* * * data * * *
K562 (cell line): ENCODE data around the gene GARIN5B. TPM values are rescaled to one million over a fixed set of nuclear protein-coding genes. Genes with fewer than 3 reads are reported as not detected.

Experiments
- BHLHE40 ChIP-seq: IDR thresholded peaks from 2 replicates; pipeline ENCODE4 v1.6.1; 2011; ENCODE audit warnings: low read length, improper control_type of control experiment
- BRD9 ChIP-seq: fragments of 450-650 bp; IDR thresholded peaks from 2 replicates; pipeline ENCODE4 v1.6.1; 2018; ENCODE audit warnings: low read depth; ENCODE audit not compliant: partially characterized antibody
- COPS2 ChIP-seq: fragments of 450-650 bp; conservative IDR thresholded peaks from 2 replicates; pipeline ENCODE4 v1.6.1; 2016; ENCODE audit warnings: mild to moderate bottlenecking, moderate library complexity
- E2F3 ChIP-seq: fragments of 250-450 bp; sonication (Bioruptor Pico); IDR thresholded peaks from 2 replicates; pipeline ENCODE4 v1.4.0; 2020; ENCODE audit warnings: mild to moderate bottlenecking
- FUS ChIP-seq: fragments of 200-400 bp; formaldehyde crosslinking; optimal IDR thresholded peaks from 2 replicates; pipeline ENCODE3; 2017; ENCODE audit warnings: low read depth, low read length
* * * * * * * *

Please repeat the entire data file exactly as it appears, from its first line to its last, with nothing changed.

K562 (cell line): ENCODE data around the gene GARIN5B. TPM values are rescaled to one million over a fixed set of nuclear protein-coding genes. Genes with fewer than 3 reads are reported as not detected.

Experiments
- BHLHE40 ChIP-seq: IDR thresholded peaks from 2 replicates; pipeline ENCODE4 v1.6.1; 2011; ENCODE audit warnings: low read length, improper control_type of control experiment
- BRD9 ChIP-seq: fragments of 450-650 bp; IDR thresholded peaks from 2 replicates; pipeline ENCODE4 v1.6.1; 2018; ENCODE audit warnings: low read depth; ENCODE audit not compliant: partially characterized antibody
- COPS2 ChIP-seq: fragments of 450-650 bp; conservative IDR thresholded peaks from 2 replicates; pipeline ENCODE4 v1.6.1; 2016; ENCODE audit warnings: mild to moderate bottlenecking, moderate library complexity
- E2F3 ChIP-seq: fragments of 250-450 bp; sonication (Bioruptor Pico); IDR thresholded peaks from 2 replicates; pipeline ENCODE4 v1.4.0; 2020; ENCODE audit warnings: mild to moderate bottlenecking
- FUS ChIP-seq: fragments of 200-400 bp; formaldehyde crosslinking; optimal IDR thresholded peaks from 2 replicates; pipeline ENCODE3; 2017; ENCODE audit warnings: low read depth, low read length